Before Katrina, Nagin said, New Orleans was a city of "haves and have nots," with one of the highest rates of poverty, one of the worst public school systems in the nation and a high percentage of young males involved in crime.

"Then, you know, God looked down on that and said, `You know, I need to change that'," Nagin said. "And then Katrina happened. And in the midst of all that devastation, God is now allowing us to have an opportunity to reset the table, and that was what the election was all about."
It's not the clownishness or even the stupid superstition that bothers me about this. It's the lie. C-Ray was the candidate of the haves in the recent election. His policies do not favor the people he claims to represent in this speech. American politics (drifting that way for a while) entered the Orwellian era in earnest sometime after 2000. C-Ray is every bit a man of his times.

More at the Metblog

Entergy Sucks

See Schroeder

Daily Fire


See also:

Slew of fires testing crippled force
Next blow could be loss of two helicopters

Amid the catastrophe, firefighters and rescue personnel descended on New Orleans from across the country. Equipment was donated, repairs were launched and help at fire scenes was plentiful. Ten months later, the department has largely been left to its own devices. Right now the department is lobbying hard to retain two frequently used fire-fighting helicopters -- Voodoo I and II -- on loan from the Federal Emergency Management Agency until June 30.

"We really don't know what they're going to do (with the helicopters), but we hope we can keep both. They're a tremendous asset to the city right now," Woodridge said.

To bolster its claim for the copters, the Fire Department is trying to systematically document the city's water-pressure crisis, a problem caused by the loss of 85 million gallons of water daily through broken subterranean water pipes.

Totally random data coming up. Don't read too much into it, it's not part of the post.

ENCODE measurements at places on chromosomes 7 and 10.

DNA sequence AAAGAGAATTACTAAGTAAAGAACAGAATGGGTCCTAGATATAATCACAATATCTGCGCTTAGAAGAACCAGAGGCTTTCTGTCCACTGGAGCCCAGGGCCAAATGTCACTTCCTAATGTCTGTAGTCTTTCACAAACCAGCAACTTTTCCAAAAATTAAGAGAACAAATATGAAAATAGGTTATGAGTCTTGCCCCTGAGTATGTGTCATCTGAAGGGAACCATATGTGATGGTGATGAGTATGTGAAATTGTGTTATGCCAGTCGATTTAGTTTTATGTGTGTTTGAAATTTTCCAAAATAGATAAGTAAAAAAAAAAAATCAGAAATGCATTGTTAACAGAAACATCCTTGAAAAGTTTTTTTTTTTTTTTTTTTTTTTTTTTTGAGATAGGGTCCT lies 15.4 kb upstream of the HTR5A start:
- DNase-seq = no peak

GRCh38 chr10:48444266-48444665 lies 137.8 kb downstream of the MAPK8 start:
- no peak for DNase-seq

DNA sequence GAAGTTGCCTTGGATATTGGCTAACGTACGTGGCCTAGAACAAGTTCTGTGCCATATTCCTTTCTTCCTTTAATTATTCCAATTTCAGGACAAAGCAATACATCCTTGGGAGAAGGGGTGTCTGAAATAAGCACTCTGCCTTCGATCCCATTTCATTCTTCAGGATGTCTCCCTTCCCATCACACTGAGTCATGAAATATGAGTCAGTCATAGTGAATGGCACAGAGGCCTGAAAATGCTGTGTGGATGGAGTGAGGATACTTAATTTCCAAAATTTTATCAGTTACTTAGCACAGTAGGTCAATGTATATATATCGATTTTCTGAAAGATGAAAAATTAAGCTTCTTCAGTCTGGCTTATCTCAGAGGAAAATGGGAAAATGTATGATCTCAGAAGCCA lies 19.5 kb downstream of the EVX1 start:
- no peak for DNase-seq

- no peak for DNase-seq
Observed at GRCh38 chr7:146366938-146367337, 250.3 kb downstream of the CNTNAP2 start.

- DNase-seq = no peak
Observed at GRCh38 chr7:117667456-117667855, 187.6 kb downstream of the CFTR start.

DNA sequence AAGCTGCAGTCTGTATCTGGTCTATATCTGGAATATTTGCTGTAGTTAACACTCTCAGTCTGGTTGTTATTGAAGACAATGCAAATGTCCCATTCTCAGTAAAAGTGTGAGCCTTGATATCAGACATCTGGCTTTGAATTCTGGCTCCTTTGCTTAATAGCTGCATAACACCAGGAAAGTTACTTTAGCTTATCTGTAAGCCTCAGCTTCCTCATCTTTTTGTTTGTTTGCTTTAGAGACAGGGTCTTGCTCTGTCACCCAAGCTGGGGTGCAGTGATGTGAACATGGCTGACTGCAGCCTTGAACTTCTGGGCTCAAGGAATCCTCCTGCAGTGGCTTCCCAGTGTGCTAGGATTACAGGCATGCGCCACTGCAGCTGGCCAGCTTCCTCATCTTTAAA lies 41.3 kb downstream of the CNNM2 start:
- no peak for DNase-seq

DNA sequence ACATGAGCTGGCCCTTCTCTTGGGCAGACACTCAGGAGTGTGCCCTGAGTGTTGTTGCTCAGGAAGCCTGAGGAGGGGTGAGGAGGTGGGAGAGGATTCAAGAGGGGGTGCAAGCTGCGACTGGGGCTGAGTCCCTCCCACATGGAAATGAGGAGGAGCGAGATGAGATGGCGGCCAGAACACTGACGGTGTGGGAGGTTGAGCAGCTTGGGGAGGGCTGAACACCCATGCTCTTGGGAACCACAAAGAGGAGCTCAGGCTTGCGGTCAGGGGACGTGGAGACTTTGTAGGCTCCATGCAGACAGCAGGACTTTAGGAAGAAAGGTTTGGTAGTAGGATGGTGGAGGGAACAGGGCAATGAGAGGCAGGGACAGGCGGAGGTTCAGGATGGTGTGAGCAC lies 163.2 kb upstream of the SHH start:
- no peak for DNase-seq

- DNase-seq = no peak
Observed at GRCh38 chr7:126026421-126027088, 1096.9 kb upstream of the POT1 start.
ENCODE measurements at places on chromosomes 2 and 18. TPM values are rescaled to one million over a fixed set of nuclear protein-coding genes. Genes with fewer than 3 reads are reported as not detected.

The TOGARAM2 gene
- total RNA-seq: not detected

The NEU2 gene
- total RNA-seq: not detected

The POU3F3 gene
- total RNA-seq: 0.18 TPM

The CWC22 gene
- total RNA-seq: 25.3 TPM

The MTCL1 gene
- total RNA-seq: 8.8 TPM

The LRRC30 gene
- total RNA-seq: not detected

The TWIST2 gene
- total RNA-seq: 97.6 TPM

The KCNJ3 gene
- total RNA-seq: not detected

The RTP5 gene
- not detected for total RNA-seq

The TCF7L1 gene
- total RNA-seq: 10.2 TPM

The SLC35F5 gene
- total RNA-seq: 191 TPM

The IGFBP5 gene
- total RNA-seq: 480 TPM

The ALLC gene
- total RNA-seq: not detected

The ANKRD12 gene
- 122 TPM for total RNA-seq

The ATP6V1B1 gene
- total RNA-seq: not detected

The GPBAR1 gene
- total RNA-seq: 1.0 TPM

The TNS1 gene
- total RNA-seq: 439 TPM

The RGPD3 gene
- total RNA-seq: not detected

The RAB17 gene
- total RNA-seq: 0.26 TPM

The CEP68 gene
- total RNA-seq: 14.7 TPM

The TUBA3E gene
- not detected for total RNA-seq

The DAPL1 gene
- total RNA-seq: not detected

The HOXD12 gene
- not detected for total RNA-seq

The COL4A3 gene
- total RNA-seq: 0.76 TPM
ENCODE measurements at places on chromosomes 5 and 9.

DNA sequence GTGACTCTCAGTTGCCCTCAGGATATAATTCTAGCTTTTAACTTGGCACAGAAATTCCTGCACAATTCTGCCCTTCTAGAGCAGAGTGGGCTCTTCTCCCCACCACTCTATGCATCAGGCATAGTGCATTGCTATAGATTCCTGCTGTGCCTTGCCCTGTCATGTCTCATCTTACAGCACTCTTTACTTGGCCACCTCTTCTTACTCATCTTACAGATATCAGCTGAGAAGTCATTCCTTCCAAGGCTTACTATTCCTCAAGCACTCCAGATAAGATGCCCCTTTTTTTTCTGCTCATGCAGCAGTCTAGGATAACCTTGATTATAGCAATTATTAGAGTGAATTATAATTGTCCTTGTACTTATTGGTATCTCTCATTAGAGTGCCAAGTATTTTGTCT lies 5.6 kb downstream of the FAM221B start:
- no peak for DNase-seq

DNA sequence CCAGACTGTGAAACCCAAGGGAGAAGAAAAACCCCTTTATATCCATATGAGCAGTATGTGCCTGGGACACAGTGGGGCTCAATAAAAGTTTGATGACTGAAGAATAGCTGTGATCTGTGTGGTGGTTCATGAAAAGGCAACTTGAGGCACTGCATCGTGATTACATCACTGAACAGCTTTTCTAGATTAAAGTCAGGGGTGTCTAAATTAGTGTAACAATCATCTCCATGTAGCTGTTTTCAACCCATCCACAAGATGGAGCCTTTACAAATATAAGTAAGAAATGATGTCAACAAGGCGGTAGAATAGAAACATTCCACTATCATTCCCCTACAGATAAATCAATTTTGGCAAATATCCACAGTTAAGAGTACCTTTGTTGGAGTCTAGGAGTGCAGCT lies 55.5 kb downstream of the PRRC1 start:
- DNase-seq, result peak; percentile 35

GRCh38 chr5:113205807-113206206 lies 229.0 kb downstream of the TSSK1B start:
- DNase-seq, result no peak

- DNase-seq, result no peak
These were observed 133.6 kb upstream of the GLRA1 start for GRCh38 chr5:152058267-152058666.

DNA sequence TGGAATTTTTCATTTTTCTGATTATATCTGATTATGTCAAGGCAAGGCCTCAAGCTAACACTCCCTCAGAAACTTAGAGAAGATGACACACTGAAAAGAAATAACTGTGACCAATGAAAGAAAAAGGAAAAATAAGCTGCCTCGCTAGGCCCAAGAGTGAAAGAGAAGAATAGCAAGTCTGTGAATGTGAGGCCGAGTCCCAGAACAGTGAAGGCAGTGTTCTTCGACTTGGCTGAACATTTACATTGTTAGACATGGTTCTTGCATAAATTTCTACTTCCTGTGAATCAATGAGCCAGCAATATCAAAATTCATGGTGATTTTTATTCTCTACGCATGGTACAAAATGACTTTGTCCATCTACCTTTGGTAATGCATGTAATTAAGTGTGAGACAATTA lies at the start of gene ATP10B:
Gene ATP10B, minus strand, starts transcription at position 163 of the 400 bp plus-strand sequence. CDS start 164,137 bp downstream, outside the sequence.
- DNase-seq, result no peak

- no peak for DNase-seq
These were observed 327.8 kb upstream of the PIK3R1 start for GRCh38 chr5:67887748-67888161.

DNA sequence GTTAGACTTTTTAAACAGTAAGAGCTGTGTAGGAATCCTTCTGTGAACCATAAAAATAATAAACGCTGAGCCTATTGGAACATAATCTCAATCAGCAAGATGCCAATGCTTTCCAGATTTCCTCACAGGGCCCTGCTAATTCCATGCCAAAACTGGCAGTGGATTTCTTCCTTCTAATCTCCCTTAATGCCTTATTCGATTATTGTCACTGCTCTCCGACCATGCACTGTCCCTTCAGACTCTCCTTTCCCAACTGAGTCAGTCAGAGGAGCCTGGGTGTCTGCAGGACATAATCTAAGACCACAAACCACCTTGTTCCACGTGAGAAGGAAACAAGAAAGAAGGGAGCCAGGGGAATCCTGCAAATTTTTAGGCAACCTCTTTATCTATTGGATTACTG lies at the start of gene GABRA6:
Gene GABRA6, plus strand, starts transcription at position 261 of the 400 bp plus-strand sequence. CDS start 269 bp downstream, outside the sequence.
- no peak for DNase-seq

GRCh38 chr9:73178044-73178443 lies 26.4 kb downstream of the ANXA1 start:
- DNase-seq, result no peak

Woodridge said fire personnel are checking fire hydrants throughout the city to gauge their water pressure, then logging their findings on a map. Dramatically low water levels are reported immediately to the city's Emergency Operations Center, but the bulk of the measurements just get added to the grid.

"In order to present FEMA with a solid argument that we need these helicopters, we're gathering scientific data on a day-to-day basis," Woodridge said.

Tuesday, June 13, 2006

Some good recovery news

Amid the continual haggling over pet rescue or cock fighting or consolidation of minor governmental offices.. finally someone has a plan to help build affordable housing.
The AFL-CIO plans to invest $700 million in housing and other projects to help rebuild this city left staggered by housing shortages and other infrastructure problems after Hurricane Katrina.

The money will come from the union federation's pension fund and its lenders -- investments that should make money for the fund while aiding a city left hobbled by the enormous disaster, said AFL-CIO president John Sweeney in an interview Tuesday. It also will create union jobs in a region with an enormous number of construction projects.
"I was horrified that so little has been done," said Sweeney, who last visited New Orleans about a month ago and saw tracts of housing left in ruin since Katrina struck Aug. 29.

"It feels like it's the city that America forgot."

The investment plan includes $250 million in financing for housing construction over the next seven years, with more than 5,000 rental units expected to be built. Another $100 million will be equity investments for commercial real estate and revitalization projects.

The AFL-CIO already has applied to get title on 200 properties controlled by the city because owners failed to pay taxes on them. Most are in the Treme neighborhood, a predominantly black working-class neighborhood adjoining the French Quarter.

Another $250 million has been set aside for home mortgages for city employees, union members and residents of neighborhoods where AFL-CIO projects will be located.

Up to $100 million will be used to finance hospitals or nursing homes, using federally insured loans.

"Hopefully, it will jump-start some investment" from other private entities, Sweeney said.

The investment plans are similar to ones the union has executed in Chicago and New York. The AFL-CIO created a $750 million investment program in Chicago last year, mainly targeting affordable housing, and one in New York after the Sept. 11 terrorist attacks.

Finally something to be in a good mood about. We need more of this and less condo-ization.

More here
Some developers are worried that because of tax incentives, there will be too much affordable housing and not enough mixed income developments.